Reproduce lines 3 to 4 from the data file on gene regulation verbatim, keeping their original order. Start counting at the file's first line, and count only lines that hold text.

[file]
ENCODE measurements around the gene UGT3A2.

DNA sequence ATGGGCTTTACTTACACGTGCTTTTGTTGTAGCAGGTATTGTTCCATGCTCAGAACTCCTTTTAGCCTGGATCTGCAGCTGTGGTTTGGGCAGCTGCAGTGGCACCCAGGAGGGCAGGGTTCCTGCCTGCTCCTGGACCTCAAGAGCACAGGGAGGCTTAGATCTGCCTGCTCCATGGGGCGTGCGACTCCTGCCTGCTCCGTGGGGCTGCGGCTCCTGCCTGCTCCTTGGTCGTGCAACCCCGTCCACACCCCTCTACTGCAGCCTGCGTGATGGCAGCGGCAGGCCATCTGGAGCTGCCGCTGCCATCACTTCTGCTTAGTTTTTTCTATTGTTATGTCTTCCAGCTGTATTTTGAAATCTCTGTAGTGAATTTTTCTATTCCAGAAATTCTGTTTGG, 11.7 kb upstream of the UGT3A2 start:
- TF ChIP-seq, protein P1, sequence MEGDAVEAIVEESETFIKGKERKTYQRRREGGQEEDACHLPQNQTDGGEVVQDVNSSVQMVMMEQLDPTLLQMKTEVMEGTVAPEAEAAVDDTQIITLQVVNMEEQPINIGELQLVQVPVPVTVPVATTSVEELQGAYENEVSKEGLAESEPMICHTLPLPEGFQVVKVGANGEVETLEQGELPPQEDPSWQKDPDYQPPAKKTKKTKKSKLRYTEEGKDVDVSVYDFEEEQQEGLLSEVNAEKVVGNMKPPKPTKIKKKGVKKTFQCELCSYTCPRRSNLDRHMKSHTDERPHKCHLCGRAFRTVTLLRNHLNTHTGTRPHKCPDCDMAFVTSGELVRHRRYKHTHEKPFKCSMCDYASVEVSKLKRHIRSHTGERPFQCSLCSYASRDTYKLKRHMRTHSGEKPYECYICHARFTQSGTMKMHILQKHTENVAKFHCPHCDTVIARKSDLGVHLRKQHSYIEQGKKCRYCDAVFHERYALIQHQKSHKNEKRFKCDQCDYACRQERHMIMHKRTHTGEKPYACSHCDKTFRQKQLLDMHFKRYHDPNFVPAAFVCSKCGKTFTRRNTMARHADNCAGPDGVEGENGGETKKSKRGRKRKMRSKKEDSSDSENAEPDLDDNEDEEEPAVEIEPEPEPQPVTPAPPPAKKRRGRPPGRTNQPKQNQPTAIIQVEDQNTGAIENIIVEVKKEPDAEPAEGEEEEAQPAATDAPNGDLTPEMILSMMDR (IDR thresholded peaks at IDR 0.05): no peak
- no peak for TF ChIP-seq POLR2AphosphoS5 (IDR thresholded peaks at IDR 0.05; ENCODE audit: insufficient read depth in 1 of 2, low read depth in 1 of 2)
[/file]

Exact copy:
- TF ChIP-seq, protein P1, sequence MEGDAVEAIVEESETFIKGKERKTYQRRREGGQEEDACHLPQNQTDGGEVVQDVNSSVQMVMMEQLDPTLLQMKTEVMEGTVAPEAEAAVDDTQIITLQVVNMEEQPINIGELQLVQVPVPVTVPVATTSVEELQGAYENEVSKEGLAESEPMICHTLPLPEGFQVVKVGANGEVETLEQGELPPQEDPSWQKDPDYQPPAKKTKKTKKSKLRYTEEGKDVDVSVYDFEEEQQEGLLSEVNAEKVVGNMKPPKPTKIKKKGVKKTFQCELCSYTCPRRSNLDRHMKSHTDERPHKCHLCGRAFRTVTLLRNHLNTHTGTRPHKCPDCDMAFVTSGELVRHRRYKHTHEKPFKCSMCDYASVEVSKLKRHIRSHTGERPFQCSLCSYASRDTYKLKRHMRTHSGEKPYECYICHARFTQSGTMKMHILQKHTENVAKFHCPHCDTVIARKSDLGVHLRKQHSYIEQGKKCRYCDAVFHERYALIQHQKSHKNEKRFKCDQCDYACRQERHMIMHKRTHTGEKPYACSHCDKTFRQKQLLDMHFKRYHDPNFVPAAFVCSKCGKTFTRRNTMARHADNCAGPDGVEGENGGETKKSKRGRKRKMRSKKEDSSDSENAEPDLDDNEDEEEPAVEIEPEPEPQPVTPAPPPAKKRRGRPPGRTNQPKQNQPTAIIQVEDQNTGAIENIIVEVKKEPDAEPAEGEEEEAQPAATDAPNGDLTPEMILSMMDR (IDR thresholded peaks at IDR 0.05): no peak
- no peak for TF ChIP-seq POLR2AphosphoS5 (IDR thresholded peaks at IDR 0.05; ENCODE audit: insufficient read depth in 1 of 2, low read depth in 1 of 2)